About a Boy
|Director:||Chris Weitz, Paul Weitz|
A box-office smash in England, About a Boy went on to charm the world as another fine adaptation (following High Fidelity) of a popular Nick Hornby novel. While High Fidelity transplanted its London charm to Chicago, this irresistible comedy was directed by Americans Chris and Paul Weitz (American Pie) with its British pedigree intact. Better yet, Hugh Grant is perfectly cast as Will, a self-absorbed trust-fund slacker who tries to improve his romantic odds by preying on desperate single mothers. His cynical strategy backfires when he…
A box-office smash in England, About a Boy went on to charm the world as another fine adaptation (following High Fidelity) of a popular Nick Hornby novel. While High Fidelity transplanted its London charm to Chicago, this irresistible comedy was directed by Americans Chris and Paul Weitz (American Pie) with its British pedigree intact. Better yet, Hugh Grant is perfectly cast as Will, a self-absorbed trust-fund slacker who tries to improve his romantic odds by preying on desperate single mothers. His cynical strategy backfires when he recruits the misfit son (Nicholas Hoult) of a suicidal mother (Toni Collette) to pose as his own son, thus proving his parental prowess to his latest single-mom target (Rachel Weisz). The kid has a warming effect on this ultimate cad, and what could have been a sappy tearjerker turns into a subtle, frequently hilarious portrait of familial quirks and elevated self-esteem. From start to finish, it’s a genuine treat. —Jeff Shannon
The film version of Nick Hornby’s novel About a Boy takes a deeper though no less entertaining approach than the easy laughs of Fever Pitch and High Fidelity. The “coming together” of idle playboy Will (Hugh Grant) and put-upon loner Marcus (Nicholas Hoult) is a revealing tale of self-understanding and role reversal. Will finds that being yourself is of little consequence without a defining human context, while Marcus finds that pleasing others counts for little without a degree of self-confidence. How they arrive at this complementary awareness is the intriguing subject matter of the film, involving well-meaning single mothers, difficult adolescents and helpless older adults. Yet there’s a wider significance to all this in the guise of human stereotypes—how we fall into them and how we can try to get out of them.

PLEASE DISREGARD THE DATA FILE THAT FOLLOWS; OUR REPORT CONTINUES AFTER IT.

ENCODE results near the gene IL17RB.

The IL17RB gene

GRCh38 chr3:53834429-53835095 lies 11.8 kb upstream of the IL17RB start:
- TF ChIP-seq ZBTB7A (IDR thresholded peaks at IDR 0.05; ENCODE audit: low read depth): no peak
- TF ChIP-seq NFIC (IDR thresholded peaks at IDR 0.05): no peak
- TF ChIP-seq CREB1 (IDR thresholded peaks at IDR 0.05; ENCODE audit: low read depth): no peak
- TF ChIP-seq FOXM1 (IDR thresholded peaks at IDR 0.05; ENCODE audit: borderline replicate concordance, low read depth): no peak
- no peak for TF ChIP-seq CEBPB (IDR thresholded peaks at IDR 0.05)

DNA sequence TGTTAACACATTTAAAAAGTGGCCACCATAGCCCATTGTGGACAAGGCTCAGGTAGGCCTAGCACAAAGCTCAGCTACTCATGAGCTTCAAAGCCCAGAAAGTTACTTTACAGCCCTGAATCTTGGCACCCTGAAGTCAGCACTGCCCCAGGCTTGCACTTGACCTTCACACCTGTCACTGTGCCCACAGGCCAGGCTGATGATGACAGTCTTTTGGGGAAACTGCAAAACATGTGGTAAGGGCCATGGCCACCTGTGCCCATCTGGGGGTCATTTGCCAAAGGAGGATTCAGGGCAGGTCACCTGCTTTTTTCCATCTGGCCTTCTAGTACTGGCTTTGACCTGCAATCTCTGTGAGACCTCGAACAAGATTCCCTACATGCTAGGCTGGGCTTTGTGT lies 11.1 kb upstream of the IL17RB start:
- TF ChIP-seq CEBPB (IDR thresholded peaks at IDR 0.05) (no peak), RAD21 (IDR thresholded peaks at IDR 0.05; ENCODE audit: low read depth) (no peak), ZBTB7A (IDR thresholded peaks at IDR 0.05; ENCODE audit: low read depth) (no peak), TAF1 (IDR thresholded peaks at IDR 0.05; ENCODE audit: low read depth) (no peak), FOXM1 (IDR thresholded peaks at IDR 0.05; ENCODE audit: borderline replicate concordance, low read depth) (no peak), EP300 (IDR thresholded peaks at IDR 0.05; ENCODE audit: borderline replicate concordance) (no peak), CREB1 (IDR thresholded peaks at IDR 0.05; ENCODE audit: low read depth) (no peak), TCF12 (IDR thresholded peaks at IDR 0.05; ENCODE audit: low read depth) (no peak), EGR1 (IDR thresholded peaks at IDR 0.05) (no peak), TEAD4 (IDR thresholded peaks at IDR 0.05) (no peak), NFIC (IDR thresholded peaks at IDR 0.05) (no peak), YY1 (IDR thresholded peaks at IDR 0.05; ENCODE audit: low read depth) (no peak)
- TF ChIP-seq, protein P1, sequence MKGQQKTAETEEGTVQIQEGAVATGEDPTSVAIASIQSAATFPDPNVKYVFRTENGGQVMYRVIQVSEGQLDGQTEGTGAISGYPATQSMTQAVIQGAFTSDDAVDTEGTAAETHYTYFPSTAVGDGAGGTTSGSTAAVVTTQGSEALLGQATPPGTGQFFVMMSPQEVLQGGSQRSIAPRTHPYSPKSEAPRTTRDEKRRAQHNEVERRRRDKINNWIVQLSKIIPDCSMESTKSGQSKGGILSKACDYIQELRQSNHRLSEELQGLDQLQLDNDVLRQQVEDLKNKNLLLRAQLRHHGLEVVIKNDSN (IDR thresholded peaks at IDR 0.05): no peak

The film’s wit and amusement comes down to deft and understated directing from Chris and Paul Weitz, and a snappily crafted screenplay from Peter Hedges and the Weitz brothers. Grant clips his hair as well as his vowels for a believable and ultimately sympathetic Will—by far his best performance since Four Weddings and a Funeral. As Marcus, Hoult is convincingly self-dependent, but could have been even more self-absorbed. Toni Colette is a dead-ringer for the well-meaning but ineffectual hippie mother Fiona, while Rachel Weisz gives her best screen performance to date as the attractive and vulnerable Rachel, with whom Will comes of age emotionally. Badly Drawn Boy’s soundtrack will delight those who enjoy his brand of reconstituted 1970s Dylan; the title track has a wistful charm and there’s a gem of an instrumental in the “Countdown” sequence. About a Boy is in the best traditions of British comedy: enlightening as it amuses, it’s a film to enjoy and come back to. —Richard Whitehouse
For a man frequently stereotyped as shambolic and perverse, Badly Drawn Boy moves with unusual grace. On About A Boy, he pulls off something truly rare—a coherent soundtrack album, and one that’s much more than a mere adjunct to the Nick Hornby/Hugh Grant masculinity-in-crisis blockbuster. Of 16 tracks, seven are instrumental passages that mostly realise Damon Gough’s penchant for pretty orchestral reveries. The other nine, meanwhile, are fully formed new Badly Drawn Boy songs, rarely straying far from the templates set on The Hour Of The Bewilderbeast.…
Will is thirty-six and doesn’t really want children. Why does it bother people that he lives so happily alone in a fashionable, Lego-free flat, with massive speakers and a mammoth record collection, hardwood floors, and an expensive cream-colored rug that no kid has ever thrown up on?
Then Will meets Angie. He’s never been out with anyone who was a mom. And it has to be said that Angie’s long blond hair and big blue eyes are not irrelevant to Will’s reassessment of his attitude toward children. Then it dawns on Will that maybe Angie goes out with him because of the children. That maybe children democratize beautiful, single women. That single mothers—bright, attractive, available women—were all over London…Marcus is twelve and he knows he’s weird. It was all his mother’s fault, Marcus figured. She was the one who made him listen to Joni Mitchell instead of Nirvana, and read books instead of play…[more]